Despite these concerns, specifically thinking through and architecting in protective measures can assist with a layered defense approach. Seasoned veterans in the security world might remember the defense-in-depth approach, while more recent entrants to the profession are perhaps more familiar with the strategy of disrupting an adversary’s campaign — i.e., interrupting the kill chain. Either way, implementing such defenses is a prudent and effective strategy. Even in a more general context, efforts to bolster architectural segmentation can have value, particularly when they can be implemented at little or no additional cost.

Designing for Segmentation Failure

In terms of the actual mechanics of implementing a strategy like this, there are a few general approaches to consider. It goes without saying that every application is different based on organizational need and particular business requirements. Therefore, one of the most important steps is to evaluate segmentation issues during the design phase.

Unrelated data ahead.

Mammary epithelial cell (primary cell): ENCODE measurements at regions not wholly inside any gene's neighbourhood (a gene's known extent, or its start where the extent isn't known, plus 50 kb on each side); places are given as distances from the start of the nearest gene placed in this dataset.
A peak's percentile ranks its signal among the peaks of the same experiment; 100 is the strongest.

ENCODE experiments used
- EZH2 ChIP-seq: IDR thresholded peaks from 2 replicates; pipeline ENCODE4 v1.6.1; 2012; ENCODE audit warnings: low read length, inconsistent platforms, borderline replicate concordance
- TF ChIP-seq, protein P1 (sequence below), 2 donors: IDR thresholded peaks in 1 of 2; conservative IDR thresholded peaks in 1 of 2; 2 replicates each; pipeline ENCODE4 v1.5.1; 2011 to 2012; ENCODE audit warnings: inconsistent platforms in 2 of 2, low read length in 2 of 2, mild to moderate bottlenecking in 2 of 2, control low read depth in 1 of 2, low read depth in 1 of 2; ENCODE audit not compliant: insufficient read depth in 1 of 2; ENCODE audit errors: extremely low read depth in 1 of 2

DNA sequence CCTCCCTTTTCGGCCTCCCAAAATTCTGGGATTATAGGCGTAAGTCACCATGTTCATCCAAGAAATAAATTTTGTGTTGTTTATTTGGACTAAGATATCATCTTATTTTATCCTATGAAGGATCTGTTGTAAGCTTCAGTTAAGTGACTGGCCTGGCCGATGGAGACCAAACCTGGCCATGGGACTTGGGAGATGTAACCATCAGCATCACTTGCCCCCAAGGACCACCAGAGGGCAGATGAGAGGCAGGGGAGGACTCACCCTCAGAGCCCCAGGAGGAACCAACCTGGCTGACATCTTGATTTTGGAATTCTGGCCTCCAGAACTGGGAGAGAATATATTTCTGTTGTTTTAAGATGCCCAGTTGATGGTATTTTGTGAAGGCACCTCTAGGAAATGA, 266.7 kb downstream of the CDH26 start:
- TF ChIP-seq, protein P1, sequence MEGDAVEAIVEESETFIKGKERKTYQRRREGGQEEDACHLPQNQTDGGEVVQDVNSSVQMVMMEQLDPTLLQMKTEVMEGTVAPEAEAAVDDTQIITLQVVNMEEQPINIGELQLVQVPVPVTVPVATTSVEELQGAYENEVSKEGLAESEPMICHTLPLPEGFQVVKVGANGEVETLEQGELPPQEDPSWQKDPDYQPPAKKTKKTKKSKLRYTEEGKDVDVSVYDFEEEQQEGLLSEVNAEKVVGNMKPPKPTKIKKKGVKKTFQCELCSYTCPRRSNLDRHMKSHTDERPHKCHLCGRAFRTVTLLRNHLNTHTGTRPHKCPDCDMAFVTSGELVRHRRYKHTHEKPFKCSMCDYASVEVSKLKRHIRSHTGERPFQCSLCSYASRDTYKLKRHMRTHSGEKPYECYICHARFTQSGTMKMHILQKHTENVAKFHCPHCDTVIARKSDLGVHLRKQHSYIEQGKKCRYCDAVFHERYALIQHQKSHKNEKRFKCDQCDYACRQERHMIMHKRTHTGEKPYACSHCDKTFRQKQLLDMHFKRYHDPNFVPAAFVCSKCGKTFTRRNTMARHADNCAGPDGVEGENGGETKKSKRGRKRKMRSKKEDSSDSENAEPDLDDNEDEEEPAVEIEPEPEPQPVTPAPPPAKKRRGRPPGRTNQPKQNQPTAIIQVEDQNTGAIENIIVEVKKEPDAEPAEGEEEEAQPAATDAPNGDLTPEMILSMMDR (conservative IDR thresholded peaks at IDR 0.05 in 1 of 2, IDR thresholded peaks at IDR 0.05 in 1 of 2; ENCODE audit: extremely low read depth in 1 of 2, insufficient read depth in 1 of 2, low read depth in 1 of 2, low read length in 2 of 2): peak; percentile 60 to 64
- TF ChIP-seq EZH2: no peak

If you are already doing a systematic, formal threat modeling exercise for an application, this entails analyzing the segmentation model — and possible attack points should the segmentation model be compromised. You might elect to employ secure communication or remote execution of representational state transfer (RESTful) services, for example. Your provider may support this natively and transparently, or it may require specific action on your part to enable. Either way, it’s well worth your time to think it through in advance and ensure that functionality is employed.